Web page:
A dinner of boiled vegetables and 3.3 square meters of floor space for sleeping, those are the harsh conditions awaiting laborers who undertake government-mandated decontamination work necessitated by the nuclear accident at Tokyo Electric’s Daiichi Nuclear Power Plant in Fukushima Prefecture. In some cases workers are basically laboring for free when taxpayer-funded danger pay is excluded from their pay packets.

General contractors at the top of the pay pyramid and farthest from the dangers of the worksite reap the greatest benefits. They are the ones who directly contract with the government to take on the decontamination work. Once contracted, these firms subcontract work out to other companies, who in turn do the same. Onsite workers are employed by companies that are three or four steps removed from the source of funds. After each firm has taken its cut, not much money is left for paying workers. In the chart below, the national government, which is the source of the funds, is highlighted in blue. It is followed by the general contractor, and then three subcontractors. Highlighted in orange at the bottom of the food chain are the workers taking all the health risks associated with the cleanup.

I wasn’t treated like a human being,” said a 59-year-old man from Aomori Prefecture who engaged in decontamination work in Tamura City for about two months from September of last year. He and three other workers were made to sleep in a tiny 13-square meter bungalow. He was also shocked when served his first dinner. “The only side dishes to go along with a bowl of rice were boiled eggplant, bean sprouts and bell peppers.” When he and other workers complained to the company, they were given “a couple of slices of packaged ham.”

His work consisted of cutting grass on steep slopes within 20 kilometers of the accident site. Of course there were no shops or restaurants operating nearby. For lunch, the company provided them with simple balls of rice. When questioned, the lady who made the meals said she was instructed by the company to use only 100 yen’s worth of ingredients (about US$1) for breakfast and 200 yen’s worth for dinner per serving.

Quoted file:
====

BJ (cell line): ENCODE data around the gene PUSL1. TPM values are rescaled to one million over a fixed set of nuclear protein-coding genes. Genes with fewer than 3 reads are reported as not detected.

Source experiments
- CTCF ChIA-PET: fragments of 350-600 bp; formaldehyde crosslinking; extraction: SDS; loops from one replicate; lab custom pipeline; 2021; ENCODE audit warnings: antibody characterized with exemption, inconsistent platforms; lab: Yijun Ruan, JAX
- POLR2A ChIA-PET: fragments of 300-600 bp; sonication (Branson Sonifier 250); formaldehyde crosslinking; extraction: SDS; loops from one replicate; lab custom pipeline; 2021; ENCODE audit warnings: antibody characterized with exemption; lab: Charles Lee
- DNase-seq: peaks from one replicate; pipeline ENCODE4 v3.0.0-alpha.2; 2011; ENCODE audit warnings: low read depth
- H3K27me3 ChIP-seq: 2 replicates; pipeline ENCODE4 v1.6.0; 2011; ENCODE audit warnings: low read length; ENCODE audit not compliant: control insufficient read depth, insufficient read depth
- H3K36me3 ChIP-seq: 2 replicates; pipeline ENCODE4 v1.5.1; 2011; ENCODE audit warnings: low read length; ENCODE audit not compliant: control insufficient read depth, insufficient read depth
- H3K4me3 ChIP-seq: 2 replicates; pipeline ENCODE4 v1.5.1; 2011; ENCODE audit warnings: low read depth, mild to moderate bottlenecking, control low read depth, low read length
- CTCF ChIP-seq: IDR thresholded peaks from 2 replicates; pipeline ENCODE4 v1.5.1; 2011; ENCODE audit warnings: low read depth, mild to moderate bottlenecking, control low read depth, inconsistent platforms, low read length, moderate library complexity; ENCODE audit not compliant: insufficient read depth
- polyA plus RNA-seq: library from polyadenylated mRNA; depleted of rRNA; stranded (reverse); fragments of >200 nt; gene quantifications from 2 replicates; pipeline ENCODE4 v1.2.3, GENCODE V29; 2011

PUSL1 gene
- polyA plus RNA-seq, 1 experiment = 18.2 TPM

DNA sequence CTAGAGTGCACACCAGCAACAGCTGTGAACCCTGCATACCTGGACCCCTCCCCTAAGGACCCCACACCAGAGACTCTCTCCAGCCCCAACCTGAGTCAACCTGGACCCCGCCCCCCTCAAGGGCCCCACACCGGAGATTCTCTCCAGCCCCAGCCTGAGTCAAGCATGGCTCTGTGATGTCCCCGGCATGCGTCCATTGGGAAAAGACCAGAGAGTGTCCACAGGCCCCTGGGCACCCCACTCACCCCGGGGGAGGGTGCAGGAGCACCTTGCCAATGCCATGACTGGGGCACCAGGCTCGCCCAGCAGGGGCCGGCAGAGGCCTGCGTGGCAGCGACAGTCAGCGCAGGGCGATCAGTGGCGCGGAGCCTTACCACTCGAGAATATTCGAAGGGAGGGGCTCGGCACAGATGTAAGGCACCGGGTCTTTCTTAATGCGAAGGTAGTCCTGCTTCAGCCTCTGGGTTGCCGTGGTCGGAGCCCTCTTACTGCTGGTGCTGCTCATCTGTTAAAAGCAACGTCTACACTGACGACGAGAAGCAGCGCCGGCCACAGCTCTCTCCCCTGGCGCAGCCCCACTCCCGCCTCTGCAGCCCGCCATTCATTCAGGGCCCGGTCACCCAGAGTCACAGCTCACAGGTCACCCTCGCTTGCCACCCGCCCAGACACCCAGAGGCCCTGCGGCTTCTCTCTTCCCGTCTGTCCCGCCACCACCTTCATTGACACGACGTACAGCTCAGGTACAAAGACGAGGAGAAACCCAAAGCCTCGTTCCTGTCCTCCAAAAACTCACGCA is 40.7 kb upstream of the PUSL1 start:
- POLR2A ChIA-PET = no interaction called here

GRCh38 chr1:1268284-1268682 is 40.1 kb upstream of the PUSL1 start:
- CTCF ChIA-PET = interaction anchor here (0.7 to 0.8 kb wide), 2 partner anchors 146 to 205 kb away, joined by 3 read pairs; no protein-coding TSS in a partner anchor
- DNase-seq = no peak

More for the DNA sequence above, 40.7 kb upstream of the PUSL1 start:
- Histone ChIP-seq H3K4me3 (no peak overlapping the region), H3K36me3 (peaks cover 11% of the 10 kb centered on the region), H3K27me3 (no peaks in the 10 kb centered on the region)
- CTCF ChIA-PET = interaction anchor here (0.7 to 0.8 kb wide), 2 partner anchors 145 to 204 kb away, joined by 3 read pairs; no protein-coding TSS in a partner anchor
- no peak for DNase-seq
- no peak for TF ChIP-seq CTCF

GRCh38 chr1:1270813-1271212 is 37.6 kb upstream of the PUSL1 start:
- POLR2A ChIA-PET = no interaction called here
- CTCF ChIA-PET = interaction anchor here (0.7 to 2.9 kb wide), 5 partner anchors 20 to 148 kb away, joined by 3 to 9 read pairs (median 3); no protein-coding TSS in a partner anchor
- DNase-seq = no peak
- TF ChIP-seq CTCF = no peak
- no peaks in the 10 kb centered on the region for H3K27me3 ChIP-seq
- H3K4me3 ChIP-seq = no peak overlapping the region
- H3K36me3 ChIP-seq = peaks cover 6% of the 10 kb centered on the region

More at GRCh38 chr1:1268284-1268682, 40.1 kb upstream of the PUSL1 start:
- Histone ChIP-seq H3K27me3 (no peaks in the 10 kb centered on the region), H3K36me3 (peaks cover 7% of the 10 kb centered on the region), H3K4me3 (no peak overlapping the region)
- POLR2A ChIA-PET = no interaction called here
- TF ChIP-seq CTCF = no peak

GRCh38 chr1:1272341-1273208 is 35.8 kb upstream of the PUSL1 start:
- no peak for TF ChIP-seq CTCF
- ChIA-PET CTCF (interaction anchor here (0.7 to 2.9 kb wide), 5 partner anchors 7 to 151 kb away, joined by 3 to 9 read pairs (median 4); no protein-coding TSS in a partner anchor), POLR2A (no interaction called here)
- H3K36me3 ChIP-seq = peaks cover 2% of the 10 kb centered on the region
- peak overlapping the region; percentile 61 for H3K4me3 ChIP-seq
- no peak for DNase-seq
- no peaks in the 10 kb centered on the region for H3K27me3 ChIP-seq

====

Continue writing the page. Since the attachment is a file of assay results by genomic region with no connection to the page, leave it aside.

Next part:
“It was physically-demanding work, yet they treated us terribly,” the man said angrily.
In February, a 54-year-old worker collapsed and died of a heart attack while laboring in Kawauchi Village, Fukushima.

An acquaintance who introduced the man to the job told him, “You’ll be paid 11,000 yen (US$112) a day to cut roadside weeds. Accommodation and two meals a day are included.” Though that is the actual amount he received, workers are supposed to receive an additional 10,000 yen-a-day in danger pay for cleanup work contracted by the national government. If the amount of that danger pay is subtracted from the wage, it means the company itself was only paying the worker 1,000 yen (about US$10) a day. That works out to be less than one-fifth the prefecture’s minimum wage of 5,500 yen.

After he had been working for a month, the company asked the man to sign a “contract” in which the daily wage section had been left blank. He said he had seen a coworker’s contract which listed the gross wage to be paid as 15,700 yen and a deduction of 4,700 yen for food and lodging, resulting in net pay of 11,000 yen. When the subcontractor was contacted, it replied, “We added the extra government-mandated 10,000 yen danger benefit to the gross pay, however, since there is no agreement regarding deductions, we subtracted food and lodging expenses.”

The system is set up in such a way that multiple subcontractors are involved. A person from one subcontractor attested, “By the time funds reach us the amount needed to pay the danger benefit is no longer there.” The contractor said he had passed on the whole job to a company run by an acquaintance. He lamented, “If something is not shaved off the wages paid to the workers no profit can be made. In the end, only the general contractor is making a buck.”

Source: Otaku.com